Martello tower, photo by Erik Simpson

Bock, Martin. "James Joyce and Germ Theory: The Skeleton at the Feast." James Joyce Quarterly 45, no. 1 (2007): 23–46.

Related topics:

Medicine
Science
Touch and Feeling

Bock argues that understanding the theories of contagion contemporary to Joyce can provide insight into Joyce's fiction. Bock begins by examining the scientific and popular thought about the spread of disease in early 20th century Ireland. Reacting to the rise of germ theory, newspaper health columns and politicians alike warned about the dangers of excess dust, crowds, consumptives' spit and phlegm, and dirty streets as vectors of tuberculosis and influenza. Buck Mulligan's comments about the filthiness of Ireland as the source of Irish poor health exemplify these warnings (U 1.411-414), (U 14.1241-1250). Bock then shows how this knowledge of popular germ theory allows the reader new perspective on much of Joyce's fiction. The dusty rooms of "Eveline" and "The Dead" and the pale (i.e. tubercular) faces of Freddy Malins and Lily in "The Dead" become much more ominous. The same ominous effect exists within Ulysses in J.J O'Molloy's ceaseless coughing and sneezing (U 10.454-63), the phlegm-filled coughs of the adult bookseller (U 10.632-41), and the dusty, dirty clothing of Cashel Boyle O'Connor Fitzmaurice Tisdall (U 10.1111-20). At a more abstract level, Bock argues that disease, in linking affection and infection, exemplifies the personal relationships throughout the novel, in which love and death are intertwined, as in Molly's comment that she is dying for a touch (U 6.80-81). Finally, Bock speculates that the man in the Macintosh might represent a human vector of infectious diseases: anonymous and omnipresent, present both within street crowds and at Glasnevin cemetery (U 10.1271-72).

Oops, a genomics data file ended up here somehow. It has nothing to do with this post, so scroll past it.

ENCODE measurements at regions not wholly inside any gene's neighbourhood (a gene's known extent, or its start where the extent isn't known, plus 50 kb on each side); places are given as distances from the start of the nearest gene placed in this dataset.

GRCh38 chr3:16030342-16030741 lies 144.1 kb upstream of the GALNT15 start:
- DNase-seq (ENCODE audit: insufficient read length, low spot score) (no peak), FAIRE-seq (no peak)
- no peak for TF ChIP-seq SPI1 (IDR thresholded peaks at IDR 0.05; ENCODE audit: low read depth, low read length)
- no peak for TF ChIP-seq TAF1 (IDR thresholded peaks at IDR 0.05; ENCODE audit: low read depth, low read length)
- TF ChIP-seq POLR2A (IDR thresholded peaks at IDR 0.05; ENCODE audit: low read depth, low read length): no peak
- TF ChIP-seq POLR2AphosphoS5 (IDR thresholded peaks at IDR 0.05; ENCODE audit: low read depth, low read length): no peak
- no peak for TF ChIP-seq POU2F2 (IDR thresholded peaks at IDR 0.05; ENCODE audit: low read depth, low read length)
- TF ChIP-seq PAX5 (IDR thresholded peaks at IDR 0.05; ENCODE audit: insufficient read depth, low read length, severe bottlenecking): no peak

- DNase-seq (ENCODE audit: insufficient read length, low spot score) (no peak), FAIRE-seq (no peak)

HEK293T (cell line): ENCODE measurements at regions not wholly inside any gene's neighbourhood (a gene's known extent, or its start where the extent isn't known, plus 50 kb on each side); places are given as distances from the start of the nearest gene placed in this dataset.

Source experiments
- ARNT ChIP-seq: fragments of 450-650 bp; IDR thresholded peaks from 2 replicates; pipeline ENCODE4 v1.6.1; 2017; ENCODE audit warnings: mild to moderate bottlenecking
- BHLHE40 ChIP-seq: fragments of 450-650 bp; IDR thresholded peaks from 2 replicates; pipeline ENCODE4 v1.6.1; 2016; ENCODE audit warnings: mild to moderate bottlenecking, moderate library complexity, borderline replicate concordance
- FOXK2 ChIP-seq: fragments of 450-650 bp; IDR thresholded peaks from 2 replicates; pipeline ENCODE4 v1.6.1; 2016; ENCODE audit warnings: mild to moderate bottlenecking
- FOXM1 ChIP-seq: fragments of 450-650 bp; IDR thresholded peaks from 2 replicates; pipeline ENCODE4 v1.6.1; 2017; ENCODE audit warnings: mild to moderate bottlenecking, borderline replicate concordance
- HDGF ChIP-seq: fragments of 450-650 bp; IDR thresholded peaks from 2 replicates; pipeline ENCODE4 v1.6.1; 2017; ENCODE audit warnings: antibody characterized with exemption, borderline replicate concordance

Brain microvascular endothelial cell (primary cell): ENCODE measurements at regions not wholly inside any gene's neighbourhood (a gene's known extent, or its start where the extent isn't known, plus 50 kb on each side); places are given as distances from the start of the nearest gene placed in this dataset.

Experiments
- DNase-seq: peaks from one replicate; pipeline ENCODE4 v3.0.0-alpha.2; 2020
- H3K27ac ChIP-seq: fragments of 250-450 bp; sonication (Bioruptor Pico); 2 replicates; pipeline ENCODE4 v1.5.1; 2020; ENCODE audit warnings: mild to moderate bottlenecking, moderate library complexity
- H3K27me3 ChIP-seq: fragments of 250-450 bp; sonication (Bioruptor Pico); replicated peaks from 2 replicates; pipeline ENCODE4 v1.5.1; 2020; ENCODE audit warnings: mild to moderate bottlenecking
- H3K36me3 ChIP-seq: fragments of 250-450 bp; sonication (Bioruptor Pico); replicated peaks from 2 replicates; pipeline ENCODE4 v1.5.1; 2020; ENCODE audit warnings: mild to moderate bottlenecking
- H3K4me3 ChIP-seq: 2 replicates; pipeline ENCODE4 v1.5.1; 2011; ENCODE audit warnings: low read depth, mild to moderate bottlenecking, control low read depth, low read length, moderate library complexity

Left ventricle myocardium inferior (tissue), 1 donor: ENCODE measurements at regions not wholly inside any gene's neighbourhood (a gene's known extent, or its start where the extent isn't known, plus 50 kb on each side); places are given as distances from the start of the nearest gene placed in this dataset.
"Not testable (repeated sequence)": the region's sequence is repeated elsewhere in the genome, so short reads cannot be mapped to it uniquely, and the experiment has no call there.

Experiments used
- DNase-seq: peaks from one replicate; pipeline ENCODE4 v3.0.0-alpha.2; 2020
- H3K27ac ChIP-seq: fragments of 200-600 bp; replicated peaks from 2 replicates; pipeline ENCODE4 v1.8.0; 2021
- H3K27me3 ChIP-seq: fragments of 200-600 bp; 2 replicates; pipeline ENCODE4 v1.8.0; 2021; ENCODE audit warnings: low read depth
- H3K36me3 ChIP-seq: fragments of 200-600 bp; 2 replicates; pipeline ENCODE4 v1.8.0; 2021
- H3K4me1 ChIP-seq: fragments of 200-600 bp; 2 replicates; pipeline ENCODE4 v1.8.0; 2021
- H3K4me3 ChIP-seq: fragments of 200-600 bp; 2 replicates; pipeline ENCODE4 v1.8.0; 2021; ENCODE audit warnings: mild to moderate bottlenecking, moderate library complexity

Citations and Related Sources

Rothstein, William G. American Physicians in the Nineteenth Century: From Sects to Science. Johns Hopkins University Press, 1992.
Thackray, Arnold. "Natural Knowledge in Cultural Context: The Manchester Mode." The American Historical Review 79, no. 3 (June 1, 1974): 672–709. https://doi.org/10.2307/1867893.
Turner, Bryan S., and Colin Samson. Medical Power and Social Knowledge. SAGE Publications Limited, 1995.
Youngson, Alexander John. The Scientific Revolution in Victorian Medicine. Croom Helm London, 1979. http://www.getcited.org/pub/101880300.

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